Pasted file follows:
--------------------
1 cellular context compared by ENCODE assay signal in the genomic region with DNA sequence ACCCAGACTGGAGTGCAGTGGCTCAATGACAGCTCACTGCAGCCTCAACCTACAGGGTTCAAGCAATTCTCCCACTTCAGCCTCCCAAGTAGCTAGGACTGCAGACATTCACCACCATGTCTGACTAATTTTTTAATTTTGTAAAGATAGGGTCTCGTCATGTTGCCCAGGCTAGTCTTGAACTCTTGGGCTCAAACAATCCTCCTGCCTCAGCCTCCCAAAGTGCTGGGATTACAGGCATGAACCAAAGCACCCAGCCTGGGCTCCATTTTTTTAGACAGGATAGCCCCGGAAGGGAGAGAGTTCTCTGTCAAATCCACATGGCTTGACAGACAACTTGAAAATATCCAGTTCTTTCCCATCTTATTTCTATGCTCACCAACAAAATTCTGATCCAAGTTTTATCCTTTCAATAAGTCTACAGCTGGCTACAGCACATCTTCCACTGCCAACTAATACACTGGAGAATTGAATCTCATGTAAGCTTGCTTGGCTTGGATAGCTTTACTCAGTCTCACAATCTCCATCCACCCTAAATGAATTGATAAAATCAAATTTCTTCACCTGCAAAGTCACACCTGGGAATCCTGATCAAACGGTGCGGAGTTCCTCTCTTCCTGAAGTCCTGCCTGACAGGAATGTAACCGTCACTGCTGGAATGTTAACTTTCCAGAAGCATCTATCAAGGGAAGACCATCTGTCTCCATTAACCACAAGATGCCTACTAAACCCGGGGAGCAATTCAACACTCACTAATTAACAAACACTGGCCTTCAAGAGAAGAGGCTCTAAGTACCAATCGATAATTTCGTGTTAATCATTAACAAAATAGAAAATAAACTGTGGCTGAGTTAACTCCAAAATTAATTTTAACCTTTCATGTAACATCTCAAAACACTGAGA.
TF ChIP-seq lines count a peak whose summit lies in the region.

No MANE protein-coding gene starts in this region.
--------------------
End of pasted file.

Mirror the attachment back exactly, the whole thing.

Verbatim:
1 cellular context compared by ENCODE assay signal in the genomic region with DNA sequence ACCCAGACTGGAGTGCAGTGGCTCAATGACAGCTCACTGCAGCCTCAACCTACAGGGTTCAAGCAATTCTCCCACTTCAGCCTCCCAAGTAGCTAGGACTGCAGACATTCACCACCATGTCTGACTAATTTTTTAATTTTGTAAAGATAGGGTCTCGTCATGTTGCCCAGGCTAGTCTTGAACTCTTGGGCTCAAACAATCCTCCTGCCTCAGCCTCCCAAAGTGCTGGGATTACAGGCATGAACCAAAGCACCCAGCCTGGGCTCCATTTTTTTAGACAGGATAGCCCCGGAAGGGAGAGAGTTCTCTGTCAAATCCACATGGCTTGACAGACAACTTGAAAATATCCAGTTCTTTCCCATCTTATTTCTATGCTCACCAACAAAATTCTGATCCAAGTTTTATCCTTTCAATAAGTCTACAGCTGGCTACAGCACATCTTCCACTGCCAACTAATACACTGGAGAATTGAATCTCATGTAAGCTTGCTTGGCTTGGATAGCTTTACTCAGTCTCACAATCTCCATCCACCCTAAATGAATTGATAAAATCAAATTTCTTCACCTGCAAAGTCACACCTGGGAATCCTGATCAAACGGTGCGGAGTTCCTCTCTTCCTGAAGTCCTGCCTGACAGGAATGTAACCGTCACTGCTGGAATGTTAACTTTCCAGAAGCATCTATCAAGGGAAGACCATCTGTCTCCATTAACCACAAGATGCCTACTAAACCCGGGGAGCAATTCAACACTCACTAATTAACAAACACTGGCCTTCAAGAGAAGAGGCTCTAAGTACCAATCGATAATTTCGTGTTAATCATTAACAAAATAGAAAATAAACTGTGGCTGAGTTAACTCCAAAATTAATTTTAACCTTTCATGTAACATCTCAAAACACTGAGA.
TF ChIP-seq lines count a peak whose summit lies in the region.

No MANE protein-coding gene starts in this region.